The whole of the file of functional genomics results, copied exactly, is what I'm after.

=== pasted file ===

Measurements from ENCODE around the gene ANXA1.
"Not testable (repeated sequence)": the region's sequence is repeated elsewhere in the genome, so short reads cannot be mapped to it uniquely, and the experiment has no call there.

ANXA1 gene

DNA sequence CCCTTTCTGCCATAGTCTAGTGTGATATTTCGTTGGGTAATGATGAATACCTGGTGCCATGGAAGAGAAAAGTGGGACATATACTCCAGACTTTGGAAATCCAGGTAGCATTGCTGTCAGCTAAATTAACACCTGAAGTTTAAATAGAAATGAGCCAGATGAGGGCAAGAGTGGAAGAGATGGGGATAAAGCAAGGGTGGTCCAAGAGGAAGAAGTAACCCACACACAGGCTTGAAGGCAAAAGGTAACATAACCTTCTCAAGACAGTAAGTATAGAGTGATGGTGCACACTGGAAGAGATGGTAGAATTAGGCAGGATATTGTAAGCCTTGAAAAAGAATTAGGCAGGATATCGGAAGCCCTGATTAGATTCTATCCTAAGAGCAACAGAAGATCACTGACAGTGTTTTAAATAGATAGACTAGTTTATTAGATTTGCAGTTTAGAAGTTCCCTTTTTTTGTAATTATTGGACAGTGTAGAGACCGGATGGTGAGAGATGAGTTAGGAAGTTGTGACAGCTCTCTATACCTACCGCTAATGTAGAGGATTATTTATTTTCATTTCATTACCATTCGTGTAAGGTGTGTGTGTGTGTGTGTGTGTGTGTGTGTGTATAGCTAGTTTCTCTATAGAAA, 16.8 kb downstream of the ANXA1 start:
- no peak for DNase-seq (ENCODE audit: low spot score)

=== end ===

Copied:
Measurements from ENCODE around the gene ANXA1.
"Not testable (repeated sequence)": the region's sequence is repeated elsewhere in the genome, so short reads cannot be mapped to it uniquely, and the experiment has no call there.

ANXA1 gene

DNA sequence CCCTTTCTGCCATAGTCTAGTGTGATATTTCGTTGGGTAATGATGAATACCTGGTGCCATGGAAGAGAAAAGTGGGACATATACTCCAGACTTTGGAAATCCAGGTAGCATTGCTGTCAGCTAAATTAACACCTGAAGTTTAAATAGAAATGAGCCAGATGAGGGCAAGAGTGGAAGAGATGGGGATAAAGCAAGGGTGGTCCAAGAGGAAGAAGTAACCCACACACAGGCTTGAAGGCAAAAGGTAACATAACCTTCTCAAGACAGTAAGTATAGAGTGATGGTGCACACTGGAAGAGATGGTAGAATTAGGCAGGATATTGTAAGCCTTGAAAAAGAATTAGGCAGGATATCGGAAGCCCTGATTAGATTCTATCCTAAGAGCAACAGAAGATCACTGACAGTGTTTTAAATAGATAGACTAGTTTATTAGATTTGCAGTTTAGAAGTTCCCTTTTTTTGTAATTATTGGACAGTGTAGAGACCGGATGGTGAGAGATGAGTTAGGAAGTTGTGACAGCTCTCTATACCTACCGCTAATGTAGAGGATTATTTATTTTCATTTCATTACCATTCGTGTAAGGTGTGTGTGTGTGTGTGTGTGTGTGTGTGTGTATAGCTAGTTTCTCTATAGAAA, 16.8 kb downstream of the ANXA1 start:
- no peak for DNase-seq (ENCODE audit: low spot score)